Chief Steward of the god Amun
High Ranking Commoner.
Senenmut was the son of Ramose and Hatnofer, who were commoners. Several of his earliest titles link him to the town of Armant, perhaps his birthplace. His career probably began in the reign of Thutmose II (1481–1479 b.c.e.) when he became the tutor of Princess Neferure, daughter of the king and his chief wife, Hatshepsut. When Thutmose II died, he was succeeded by his son Thutmose III, a child. One year later Hatshepsut declared herself coking. Senenmut's relationship with the princess must have helped him secure new positions with the new coking. He held many positions, the most important being Chief Steward of the god Amun. In the course of his career, he was an important patron of the visual arts. His two tombs are unusual because artists decorated them with the Book of the Dead, an unusual practice for non-royal officials in the Eighteenth Dynasty. He also commissioned at least 25 statues, many of unusual types. His statues with Princess Neferure draw on the tradition of the Old Kingdom statue of Ankhnes-meryre II and Pepi II. A cube statue of Senenmut depicts the princess's head emerging from the top. Senenmut was also the first commoner to commission statues depicting him making offerings, formerly a royal pose. For example, one statue depicts him offering Hatshepsut's name in the form of a royal standard to the god Montu. In fact scholars' interpretations of Senenmut's role in history depend on his tomb depictions, his statues, and the inscriptions on them. Many scholars have speculated that his relationship with Hatshepsut might have been romantic since his works of art suggest he had privileges denied to most commoners. These theories remain unsupported speculation. Senenmut disappeared from history in Year Sixteen of Hatshepsut's reign. His end remains unknown other then his death date of 1466 b.c.e.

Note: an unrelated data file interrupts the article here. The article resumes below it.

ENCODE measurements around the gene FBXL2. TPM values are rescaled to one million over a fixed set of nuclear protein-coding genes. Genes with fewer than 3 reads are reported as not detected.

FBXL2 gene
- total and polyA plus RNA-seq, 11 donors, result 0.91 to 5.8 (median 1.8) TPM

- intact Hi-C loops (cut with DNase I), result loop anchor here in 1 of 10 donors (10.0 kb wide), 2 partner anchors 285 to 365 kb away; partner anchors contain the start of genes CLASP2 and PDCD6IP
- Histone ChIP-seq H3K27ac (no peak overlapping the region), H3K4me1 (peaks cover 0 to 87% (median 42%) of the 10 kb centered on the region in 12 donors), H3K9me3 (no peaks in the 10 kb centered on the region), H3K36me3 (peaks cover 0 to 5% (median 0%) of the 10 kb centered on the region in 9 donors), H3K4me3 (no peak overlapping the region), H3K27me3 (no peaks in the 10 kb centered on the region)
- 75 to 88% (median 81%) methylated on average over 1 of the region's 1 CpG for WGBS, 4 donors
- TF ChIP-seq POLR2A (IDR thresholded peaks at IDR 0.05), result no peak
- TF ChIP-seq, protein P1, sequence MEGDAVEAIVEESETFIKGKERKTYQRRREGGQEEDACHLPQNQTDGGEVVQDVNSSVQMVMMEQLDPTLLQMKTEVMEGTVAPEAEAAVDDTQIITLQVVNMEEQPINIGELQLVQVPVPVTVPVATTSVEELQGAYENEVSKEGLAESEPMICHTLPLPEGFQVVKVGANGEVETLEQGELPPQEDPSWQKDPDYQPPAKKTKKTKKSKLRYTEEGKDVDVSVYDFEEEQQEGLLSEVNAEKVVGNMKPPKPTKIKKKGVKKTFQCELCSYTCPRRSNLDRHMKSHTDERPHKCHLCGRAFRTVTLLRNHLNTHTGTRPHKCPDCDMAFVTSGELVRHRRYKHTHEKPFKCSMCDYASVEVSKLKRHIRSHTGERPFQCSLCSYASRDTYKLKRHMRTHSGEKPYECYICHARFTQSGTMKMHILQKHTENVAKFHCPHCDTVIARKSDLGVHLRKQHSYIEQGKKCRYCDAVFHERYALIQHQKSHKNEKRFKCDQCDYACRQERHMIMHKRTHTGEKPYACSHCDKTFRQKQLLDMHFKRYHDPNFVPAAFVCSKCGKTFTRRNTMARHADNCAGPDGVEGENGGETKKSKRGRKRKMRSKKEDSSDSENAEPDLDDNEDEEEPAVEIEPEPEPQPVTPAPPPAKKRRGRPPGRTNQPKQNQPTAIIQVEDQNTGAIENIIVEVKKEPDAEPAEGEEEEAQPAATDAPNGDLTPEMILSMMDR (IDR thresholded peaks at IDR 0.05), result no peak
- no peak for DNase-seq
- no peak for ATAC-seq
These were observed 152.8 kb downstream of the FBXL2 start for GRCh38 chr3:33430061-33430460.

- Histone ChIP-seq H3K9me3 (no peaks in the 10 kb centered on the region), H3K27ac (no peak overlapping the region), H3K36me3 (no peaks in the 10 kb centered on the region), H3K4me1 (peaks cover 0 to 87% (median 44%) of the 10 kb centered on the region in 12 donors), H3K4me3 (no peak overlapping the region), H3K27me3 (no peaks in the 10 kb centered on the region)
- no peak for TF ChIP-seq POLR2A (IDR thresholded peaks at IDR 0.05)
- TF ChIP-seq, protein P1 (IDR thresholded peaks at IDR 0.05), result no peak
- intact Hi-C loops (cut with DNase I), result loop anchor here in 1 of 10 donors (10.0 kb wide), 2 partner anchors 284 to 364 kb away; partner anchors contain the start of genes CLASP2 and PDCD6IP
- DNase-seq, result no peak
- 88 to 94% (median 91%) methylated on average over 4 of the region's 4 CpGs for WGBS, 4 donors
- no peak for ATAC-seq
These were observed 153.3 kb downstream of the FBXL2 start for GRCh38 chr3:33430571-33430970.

Peter Dorman, The Monuments of Senenmut: Problems in Historical Methodology (London: Kegan Paul International, 1988).